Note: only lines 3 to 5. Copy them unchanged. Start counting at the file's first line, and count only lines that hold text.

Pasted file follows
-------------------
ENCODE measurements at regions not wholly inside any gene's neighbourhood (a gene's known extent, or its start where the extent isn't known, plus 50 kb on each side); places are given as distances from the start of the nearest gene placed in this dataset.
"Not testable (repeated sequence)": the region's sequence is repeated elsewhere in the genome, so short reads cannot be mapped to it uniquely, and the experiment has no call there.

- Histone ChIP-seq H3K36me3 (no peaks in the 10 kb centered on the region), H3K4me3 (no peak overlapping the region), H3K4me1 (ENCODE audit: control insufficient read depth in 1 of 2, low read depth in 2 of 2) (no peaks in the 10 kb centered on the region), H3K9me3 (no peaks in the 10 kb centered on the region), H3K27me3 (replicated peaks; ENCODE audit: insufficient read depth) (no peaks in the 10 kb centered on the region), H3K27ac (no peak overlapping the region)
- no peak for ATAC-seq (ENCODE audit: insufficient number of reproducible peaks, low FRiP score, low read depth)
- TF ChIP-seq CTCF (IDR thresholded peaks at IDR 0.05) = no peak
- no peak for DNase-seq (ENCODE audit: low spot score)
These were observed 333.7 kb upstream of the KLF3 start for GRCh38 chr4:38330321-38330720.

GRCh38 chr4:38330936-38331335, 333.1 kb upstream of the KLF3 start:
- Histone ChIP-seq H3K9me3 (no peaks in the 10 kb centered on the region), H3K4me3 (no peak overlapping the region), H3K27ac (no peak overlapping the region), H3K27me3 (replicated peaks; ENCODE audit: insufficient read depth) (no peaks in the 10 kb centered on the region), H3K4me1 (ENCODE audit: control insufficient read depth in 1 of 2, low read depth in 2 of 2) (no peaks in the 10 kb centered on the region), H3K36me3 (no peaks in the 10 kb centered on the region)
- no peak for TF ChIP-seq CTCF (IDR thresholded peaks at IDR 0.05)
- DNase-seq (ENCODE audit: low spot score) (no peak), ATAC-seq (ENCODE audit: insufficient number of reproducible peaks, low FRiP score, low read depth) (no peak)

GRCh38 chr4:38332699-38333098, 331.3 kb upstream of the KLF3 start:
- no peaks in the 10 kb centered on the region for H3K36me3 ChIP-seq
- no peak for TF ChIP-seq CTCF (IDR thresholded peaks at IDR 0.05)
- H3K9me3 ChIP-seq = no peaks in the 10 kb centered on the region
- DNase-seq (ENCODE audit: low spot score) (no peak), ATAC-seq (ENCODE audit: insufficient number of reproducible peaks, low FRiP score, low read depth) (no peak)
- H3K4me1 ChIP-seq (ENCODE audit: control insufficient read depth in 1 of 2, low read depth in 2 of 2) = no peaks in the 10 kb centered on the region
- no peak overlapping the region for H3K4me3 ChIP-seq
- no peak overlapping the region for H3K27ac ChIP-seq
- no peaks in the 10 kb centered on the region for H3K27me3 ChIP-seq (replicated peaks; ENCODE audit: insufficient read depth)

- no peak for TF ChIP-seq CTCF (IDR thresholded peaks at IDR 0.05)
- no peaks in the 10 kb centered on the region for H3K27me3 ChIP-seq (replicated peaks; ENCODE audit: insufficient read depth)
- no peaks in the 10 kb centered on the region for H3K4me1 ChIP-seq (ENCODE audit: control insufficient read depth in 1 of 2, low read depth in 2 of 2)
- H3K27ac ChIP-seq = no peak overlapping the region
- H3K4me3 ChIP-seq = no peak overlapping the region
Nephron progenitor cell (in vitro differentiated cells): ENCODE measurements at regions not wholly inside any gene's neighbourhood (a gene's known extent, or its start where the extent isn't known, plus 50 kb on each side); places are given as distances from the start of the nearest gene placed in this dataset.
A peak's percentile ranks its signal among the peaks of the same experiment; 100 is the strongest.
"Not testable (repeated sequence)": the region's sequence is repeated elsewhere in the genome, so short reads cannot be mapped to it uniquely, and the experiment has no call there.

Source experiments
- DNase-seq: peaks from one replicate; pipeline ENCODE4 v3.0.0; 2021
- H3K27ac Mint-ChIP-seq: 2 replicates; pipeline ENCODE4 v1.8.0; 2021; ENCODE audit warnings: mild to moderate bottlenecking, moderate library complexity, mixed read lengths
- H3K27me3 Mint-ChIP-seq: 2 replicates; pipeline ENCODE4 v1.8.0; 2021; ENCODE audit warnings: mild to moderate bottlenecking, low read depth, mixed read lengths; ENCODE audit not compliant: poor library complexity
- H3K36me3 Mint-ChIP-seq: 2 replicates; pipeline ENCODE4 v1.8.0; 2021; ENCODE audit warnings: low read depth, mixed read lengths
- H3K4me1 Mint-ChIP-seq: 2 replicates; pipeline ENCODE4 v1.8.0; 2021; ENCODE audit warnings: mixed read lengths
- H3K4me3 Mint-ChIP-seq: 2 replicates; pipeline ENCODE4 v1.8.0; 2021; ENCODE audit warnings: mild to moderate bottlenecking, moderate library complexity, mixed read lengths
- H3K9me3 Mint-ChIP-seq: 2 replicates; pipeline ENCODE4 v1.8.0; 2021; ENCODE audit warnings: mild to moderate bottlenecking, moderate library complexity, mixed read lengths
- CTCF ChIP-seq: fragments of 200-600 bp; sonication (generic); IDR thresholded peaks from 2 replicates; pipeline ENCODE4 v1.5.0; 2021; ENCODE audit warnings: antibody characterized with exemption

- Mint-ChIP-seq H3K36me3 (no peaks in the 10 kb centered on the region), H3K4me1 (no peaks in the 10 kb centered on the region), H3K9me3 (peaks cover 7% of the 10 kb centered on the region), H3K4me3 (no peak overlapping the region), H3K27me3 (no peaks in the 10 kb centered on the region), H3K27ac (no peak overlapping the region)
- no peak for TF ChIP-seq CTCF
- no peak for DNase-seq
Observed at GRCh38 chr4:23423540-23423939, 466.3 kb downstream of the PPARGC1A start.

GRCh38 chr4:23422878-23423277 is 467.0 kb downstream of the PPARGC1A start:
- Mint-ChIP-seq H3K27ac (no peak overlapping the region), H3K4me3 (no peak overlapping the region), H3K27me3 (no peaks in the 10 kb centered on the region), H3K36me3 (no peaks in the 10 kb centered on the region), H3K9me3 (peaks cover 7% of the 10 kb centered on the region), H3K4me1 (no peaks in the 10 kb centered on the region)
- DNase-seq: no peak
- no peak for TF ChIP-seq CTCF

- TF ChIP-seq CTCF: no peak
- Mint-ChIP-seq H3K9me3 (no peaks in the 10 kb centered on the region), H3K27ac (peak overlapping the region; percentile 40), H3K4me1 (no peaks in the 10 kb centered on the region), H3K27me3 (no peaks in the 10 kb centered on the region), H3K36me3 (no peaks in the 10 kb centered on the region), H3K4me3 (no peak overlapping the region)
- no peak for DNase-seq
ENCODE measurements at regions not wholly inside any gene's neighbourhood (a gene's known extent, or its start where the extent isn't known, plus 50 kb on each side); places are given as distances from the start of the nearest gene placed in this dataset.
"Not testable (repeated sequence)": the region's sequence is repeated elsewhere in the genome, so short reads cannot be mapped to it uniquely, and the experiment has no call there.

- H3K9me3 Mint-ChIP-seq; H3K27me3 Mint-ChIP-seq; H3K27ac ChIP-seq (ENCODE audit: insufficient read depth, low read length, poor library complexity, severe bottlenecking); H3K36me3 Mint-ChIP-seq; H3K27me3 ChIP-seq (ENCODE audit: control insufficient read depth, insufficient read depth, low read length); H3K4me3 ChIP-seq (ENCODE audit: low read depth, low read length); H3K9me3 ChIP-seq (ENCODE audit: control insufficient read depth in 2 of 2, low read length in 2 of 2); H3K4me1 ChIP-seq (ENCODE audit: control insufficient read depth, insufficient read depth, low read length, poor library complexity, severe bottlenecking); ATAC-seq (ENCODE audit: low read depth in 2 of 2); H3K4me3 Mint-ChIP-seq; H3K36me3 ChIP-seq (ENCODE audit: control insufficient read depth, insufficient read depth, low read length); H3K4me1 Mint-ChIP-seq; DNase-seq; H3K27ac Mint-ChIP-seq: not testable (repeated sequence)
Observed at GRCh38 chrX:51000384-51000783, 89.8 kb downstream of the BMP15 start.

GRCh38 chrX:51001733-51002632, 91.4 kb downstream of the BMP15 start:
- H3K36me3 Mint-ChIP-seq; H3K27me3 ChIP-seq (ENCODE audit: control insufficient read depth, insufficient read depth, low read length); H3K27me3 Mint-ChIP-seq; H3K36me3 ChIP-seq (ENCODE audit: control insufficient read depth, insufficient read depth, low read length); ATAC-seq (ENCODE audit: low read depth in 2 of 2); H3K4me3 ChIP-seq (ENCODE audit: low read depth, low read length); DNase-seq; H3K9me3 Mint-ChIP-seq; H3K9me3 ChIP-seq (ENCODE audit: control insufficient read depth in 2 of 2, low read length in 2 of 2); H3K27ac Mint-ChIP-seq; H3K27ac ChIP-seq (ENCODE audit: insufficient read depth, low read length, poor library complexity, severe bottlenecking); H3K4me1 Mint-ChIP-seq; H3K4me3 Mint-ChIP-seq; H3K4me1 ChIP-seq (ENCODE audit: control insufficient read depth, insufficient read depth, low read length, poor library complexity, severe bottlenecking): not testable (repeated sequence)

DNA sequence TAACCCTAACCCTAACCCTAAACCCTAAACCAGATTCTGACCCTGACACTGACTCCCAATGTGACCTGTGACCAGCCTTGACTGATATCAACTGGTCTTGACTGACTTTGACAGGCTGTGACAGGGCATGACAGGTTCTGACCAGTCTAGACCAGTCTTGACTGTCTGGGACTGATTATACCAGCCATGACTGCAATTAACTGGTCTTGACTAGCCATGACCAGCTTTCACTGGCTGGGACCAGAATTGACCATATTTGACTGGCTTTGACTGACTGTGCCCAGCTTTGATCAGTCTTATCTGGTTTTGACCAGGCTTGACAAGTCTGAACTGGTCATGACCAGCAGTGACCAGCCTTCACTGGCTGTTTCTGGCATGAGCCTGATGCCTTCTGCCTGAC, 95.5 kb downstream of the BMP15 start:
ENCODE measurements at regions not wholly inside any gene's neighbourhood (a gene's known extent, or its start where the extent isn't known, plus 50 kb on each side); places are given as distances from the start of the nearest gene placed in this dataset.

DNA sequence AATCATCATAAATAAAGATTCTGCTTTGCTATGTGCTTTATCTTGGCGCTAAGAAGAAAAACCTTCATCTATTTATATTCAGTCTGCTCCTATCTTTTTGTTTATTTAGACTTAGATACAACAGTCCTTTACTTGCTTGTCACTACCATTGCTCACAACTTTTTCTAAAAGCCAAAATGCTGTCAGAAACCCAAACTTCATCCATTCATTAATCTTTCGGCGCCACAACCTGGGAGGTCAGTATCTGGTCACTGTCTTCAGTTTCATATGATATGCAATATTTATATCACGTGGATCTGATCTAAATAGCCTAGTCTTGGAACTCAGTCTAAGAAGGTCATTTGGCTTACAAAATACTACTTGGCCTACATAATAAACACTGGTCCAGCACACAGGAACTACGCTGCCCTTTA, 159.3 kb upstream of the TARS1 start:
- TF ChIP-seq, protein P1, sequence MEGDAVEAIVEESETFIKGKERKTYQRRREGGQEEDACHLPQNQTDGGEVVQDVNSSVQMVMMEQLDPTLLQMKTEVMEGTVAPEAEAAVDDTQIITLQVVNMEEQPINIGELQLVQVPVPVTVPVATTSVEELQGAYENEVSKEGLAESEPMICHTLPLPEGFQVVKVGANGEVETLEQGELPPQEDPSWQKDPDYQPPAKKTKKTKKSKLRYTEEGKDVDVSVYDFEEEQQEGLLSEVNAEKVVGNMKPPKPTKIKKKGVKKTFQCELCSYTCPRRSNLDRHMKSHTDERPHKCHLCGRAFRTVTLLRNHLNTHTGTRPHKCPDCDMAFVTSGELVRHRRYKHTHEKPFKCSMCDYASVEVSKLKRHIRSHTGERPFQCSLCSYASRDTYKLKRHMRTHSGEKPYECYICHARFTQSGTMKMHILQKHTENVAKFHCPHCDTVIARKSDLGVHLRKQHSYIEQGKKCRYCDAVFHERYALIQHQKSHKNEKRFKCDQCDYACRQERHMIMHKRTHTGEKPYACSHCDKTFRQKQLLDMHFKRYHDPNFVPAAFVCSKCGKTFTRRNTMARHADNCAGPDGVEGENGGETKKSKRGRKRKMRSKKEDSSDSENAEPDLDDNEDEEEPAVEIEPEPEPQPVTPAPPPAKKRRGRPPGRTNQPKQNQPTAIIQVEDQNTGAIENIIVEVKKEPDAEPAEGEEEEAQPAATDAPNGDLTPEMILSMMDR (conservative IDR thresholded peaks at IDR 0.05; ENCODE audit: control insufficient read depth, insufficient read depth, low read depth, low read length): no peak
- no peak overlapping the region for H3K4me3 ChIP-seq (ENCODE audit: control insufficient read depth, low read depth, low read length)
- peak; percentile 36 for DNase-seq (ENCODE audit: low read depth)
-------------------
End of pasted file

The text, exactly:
- Histone ChIP-seq H3K36me3 (no peaks in the 10 kb centered on the region), H3K4me3 (no peak overlapping the region), H3K4me1 (ENCODE audit: control insufficient read depth in 1 of 2, low read depth in 2 of 2) (no peaks in the 10 kb centered on the region), H3K9me3 (no peaks in the 10 kb centered on the region), H3K27me3 (replicated peaks; ENCODE audit: insufficient read depth) (no peaks in the 10 kb centered on the region), H3K27ac (no peak overlapping the region)
- no peak for ATAC-seq (ENCODE audit: insufficient number of reproducible peaks, low FRiP score, low read depth)
- TF ChIP-seq CTCF (IDR thresholded peaks at IDR 0.05) = no peak